The analysis found:
• UK usage is below the international average in 2012/13 for 11 out of 16 classes of medicines and above in 5
• Between 2008/09 and 2012/13 UK medicines usage per head of total population has risen relative to the international average in 11 classes of medicines and fallen in 5
• For two new sub-classes of medicines – novel oral anti-coagulants and protease inhibitors for hepatitis C – UK usage is less than half of the international average
The analysis was extended to include the two classes with the greatest sales for medicines launched in the last five years, HIV and diabetes:
• UK usage of HIV medicines per head of total population is close to the international average rate
• For new diabetes medicines UK usage per head of is around 1/3rd the international average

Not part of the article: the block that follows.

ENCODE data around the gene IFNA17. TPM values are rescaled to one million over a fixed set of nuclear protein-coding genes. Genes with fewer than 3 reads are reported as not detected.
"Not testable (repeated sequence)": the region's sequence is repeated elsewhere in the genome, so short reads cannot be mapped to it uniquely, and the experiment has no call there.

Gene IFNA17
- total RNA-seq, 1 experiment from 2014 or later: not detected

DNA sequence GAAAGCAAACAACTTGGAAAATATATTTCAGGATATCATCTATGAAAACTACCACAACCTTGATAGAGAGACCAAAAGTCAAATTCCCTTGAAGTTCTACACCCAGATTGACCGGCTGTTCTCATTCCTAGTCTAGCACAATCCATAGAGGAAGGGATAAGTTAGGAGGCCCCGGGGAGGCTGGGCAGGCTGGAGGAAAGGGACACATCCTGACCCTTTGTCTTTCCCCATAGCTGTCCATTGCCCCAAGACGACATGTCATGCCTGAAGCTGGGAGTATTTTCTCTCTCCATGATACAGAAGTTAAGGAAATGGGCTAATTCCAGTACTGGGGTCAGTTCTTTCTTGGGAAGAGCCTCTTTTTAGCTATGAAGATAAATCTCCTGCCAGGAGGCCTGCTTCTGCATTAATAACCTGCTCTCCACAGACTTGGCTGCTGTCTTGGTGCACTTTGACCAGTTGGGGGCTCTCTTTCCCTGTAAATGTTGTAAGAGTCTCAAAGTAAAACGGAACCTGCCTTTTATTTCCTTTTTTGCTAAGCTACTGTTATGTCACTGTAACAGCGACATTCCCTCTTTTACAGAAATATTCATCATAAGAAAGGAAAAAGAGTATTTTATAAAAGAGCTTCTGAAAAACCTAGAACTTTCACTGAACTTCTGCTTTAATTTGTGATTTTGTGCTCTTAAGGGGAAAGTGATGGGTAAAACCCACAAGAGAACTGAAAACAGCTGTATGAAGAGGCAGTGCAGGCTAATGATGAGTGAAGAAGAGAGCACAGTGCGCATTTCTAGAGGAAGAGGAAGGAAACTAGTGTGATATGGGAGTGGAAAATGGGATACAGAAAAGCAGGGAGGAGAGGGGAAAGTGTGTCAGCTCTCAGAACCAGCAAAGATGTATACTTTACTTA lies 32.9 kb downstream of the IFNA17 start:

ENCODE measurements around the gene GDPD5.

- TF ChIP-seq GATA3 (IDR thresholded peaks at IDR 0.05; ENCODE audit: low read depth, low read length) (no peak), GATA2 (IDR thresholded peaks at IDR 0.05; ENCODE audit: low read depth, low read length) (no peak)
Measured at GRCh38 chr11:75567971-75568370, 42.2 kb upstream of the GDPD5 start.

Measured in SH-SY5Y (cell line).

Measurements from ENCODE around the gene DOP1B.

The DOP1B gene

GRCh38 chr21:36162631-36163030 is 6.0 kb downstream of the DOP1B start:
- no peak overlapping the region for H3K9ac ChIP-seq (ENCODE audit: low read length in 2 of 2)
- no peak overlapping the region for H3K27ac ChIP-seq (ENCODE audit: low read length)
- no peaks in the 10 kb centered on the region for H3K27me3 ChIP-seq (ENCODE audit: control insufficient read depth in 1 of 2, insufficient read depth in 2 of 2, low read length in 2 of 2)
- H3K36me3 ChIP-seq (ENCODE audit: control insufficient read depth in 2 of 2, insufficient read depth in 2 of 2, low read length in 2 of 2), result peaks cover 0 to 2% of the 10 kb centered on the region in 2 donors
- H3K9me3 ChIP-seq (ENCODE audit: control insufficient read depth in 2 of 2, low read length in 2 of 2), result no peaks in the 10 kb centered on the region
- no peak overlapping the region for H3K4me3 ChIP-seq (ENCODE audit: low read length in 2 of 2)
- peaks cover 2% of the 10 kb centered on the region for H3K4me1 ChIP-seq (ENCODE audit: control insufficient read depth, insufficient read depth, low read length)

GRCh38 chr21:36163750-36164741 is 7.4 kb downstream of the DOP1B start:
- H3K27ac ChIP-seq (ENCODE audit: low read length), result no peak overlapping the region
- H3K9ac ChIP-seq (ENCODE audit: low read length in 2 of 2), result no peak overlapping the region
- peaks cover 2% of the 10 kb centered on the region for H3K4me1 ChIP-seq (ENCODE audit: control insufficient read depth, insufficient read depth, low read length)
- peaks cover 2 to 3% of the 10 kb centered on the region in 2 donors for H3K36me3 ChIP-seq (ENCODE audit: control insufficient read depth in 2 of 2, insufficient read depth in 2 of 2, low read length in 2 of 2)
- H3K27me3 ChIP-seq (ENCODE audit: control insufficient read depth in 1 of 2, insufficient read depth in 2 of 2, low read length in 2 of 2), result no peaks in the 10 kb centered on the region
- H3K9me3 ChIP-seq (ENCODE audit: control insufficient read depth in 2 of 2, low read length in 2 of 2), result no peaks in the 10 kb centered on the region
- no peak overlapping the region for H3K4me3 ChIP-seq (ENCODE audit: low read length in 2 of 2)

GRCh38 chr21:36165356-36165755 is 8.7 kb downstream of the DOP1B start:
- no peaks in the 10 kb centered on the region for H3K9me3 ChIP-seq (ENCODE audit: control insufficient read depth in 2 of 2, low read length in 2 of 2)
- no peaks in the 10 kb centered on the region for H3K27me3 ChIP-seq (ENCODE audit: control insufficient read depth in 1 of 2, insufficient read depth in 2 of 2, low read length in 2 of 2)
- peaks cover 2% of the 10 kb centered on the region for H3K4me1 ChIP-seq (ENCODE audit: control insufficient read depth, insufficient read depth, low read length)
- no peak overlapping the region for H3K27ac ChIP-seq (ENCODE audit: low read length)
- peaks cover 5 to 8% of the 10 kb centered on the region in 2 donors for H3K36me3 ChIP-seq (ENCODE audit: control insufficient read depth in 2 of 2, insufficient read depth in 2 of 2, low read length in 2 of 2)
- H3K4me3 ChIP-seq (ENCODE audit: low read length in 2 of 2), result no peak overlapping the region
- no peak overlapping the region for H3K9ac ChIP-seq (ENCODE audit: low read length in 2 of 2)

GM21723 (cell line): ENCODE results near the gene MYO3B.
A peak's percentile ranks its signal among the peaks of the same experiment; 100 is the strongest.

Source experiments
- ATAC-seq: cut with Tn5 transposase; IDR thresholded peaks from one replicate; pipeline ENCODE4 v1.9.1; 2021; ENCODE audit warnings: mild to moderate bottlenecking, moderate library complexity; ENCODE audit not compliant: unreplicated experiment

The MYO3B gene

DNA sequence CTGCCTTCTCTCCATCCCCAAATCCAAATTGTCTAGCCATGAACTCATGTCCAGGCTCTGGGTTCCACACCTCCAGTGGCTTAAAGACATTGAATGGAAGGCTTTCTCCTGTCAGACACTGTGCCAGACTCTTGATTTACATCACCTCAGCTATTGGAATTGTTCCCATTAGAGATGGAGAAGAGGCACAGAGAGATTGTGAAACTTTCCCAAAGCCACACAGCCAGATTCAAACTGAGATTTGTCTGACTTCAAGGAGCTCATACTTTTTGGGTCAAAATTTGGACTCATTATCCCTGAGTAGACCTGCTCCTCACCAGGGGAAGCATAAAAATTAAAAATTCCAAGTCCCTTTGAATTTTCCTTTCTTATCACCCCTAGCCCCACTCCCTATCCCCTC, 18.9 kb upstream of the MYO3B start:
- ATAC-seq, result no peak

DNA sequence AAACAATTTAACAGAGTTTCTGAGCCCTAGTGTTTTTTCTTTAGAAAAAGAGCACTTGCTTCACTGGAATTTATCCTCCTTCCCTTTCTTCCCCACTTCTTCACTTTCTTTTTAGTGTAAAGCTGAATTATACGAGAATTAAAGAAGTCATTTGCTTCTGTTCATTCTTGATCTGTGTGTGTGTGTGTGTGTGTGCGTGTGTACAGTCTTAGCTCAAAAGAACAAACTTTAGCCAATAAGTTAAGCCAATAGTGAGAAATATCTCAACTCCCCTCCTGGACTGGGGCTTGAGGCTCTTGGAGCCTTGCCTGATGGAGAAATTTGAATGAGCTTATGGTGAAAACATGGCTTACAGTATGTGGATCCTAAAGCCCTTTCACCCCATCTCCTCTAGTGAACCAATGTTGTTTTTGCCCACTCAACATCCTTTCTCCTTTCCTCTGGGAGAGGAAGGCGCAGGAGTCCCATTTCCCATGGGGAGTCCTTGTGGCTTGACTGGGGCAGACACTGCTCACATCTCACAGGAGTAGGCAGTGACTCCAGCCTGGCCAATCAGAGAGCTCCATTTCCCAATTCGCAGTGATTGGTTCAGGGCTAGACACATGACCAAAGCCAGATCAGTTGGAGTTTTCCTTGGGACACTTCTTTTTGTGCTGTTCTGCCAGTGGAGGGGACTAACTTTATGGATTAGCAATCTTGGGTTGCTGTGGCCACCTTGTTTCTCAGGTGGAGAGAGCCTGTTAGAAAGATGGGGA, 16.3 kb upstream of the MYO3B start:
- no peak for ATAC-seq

• For older diabetes medicines UK usage is significantly above the international average rate
It was beyond the scope of the report to determine the causes of the observed differences in usage between countries.
A complementary report to the OHE analysis published by RAND Europe – commissioned by the Department of Health in England – explores some of those issues in five therapy classes.
Access the OHE analysis here
The accompanying RAND Europe report can be found here